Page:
I receive a quarterly report of my credit record as rated by Experian, Equifax, and TransUnion. My credit scores are fairly good, but the "score factors" provided by the Big Three provide for entertaining reading.
- Insufficient number of real estate loans: That would be none. As a never-married woman living on a single income I could afford to do one thing. I could buy a house or condo, or make car payments, or travel, or shop, or own a horse, or.... Since I didn't want to be owned by a house and had no one to travel with, I selected horse ownership.
- Insufficient number of bankcard accounts never delinquent: Silly me. I thought it was good thing to pay on time.
- Total account balance excluding mortgages is too high: I have one Visa card and a Nordstrom card. I generally use the Nordstrom account for gifts and it is currently paid off. The balance on my Visa has been steadily declining.
- Length of time retail accounts have been established is too short: This one is a real hoot, since I probably opened a Meier & Frank charge account in the early 1970s. My Nordstrom account would have followed shortly thereafter. Heck, I'm old enough to remember when Nordstorm's was strictly a shoe store before the merger to become Nordstrom-Best. But apparently my Nordstrom account was closed due to lack of activity so I had to open a new one about 5-6 years ago. And, of course, Meier & Frank is now history.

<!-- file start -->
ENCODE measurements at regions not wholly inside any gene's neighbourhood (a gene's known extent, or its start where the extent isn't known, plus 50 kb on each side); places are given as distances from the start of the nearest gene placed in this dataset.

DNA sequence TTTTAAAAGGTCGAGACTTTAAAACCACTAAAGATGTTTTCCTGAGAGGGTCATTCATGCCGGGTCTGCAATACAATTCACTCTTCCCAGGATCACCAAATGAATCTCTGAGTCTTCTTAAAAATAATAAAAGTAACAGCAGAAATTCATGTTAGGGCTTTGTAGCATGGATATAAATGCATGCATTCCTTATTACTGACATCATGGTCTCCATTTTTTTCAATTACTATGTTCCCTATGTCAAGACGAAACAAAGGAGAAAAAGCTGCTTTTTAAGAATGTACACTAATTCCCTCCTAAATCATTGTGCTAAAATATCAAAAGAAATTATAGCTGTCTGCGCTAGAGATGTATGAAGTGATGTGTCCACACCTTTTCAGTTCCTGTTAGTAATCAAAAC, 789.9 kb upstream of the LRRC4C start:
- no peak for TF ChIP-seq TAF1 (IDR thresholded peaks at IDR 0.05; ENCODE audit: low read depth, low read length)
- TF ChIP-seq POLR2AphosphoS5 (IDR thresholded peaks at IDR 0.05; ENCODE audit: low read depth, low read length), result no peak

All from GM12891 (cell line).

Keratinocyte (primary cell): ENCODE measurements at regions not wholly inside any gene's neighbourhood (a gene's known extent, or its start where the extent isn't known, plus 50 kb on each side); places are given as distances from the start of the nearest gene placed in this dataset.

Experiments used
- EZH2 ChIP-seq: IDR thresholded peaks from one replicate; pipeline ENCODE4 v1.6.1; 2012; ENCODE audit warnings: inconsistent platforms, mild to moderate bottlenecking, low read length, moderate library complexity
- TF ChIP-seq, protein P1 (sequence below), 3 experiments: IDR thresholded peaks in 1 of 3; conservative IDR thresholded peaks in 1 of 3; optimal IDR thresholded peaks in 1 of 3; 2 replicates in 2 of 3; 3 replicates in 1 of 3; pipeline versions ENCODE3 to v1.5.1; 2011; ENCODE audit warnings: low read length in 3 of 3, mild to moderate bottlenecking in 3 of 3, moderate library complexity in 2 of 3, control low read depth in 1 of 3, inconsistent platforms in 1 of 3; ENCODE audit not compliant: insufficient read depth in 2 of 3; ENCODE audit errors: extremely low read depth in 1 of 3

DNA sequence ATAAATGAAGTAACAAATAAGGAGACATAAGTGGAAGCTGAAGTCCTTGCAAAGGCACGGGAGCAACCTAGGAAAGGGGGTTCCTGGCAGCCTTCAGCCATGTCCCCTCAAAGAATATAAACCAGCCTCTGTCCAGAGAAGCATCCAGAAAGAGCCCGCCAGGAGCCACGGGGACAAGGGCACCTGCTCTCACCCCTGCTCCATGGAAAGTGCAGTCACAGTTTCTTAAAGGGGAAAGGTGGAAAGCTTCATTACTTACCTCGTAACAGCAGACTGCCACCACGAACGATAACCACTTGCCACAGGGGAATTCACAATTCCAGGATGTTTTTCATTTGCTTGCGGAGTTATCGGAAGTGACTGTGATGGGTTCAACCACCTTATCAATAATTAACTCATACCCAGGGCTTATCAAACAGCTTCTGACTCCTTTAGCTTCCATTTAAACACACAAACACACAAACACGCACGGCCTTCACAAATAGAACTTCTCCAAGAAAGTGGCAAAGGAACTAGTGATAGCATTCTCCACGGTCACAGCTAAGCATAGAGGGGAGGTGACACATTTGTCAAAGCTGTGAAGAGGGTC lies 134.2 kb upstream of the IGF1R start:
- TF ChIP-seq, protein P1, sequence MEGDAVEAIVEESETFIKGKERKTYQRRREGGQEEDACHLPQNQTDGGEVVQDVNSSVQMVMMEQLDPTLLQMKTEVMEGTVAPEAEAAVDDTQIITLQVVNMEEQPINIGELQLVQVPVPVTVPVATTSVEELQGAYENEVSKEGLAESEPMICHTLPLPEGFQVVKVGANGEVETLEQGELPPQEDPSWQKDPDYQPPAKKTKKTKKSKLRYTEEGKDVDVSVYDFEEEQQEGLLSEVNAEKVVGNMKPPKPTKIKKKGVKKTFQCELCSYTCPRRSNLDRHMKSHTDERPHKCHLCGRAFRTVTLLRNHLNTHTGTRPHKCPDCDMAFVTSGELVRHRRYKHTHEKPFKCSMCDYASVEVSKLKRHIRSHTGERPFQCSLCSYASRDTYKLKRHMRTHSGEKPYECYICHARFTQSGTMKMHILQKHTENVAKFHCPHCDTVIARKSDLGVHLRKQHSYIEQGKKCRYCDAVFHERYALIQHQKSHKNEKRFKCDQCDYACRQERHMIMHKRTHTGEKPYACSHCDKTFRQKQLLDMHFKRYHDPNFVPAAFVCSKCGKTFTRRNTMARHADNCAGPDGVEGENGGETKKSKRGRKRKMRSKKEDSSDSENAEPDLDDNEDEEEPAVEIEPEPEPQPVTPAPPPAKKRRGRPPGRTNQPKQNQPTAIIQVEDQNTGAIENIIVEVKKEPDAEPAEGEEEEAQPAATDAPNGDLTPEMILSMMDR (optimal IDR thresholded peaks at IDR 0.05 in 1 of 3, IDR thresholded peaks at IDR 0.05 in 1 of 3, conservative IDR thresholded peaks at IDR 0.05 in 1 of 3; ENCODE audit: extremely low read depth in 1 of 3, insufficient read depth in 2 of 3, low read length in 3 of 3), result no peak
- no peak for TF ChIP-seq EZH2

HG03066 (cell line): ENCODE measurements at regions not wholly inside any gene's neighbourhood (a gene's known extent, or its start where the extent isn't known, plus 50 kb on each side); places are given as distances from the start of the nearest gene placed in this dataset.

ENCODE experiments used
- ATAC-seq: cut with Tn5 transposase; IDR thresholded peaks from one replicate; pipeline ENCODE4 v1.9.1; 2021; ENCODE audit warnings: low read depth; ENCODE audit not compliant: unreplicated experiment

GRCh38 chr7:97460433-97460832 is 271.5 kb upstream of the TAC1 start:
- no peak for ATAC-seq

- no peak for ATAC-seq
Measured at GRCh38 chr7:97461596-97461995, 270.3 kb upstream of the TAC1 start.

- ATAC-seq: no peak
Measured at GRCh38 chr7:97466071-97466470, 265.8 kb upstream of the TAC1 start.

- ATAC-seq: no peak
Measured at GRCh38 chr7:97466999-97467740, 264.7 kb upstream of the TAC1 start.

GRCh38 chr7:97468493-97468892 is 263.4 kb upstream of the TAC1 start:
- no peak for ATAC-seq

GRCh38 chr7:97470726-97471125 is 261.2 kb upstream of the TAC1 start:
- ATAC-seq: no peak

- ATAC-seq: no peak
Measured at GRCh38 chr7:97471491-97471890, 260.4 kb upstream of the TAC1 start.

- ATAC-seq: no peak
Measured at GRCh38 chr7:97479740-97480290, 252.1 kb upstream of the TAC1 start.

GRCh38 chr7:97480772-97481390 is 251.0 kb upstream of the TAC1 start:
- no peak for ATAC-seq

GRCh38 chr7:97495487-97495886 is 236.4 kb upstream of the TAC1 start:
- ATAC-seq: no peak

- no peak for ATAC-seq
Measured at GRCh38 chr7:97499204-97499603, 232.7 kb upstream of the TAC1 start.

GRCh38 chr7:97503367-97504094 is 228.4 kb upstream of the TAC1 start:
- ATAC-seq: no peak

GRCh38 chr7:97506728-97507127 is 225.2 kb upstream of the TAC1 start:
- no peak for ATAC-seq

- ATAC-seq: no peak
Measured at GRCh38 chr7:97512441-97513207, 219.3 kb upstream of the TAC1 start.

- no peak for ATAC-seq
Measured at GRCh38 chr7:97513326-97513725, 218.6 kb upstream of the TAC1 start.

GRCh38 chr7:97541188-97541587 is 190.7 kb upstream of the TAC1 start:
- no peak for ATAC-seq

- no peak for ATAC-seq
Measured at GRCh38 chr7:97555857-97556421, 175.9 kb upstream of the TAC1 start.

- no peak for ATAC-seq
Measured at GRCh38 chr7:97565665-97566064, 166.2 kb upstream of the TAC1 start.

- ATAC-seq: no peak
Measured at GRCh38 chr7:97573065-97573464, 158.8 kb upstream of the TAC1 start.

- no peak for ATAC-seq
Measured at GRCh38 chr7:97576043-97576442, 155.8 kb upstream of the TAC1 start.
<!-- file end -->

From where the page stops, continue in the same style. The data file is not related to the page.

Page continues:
- Total account balances are too high in proportion to credit limits: Another factor worth a guffaw. My outstanding balance on my one and only Visa account is 6 percent of the total credit line.
It's all very amusing at this point, since I'm not applying for a home or car loan. But in reality the random explanations for my credit scores are a bit troubling. I thought I was being responsible by limiting the number of bankcard accounts and paying them on time. Apparently it's my fault that their credit records don't go back 40 years.
It's a bit frightening to think a program developed by a computer geek controls my credit rating.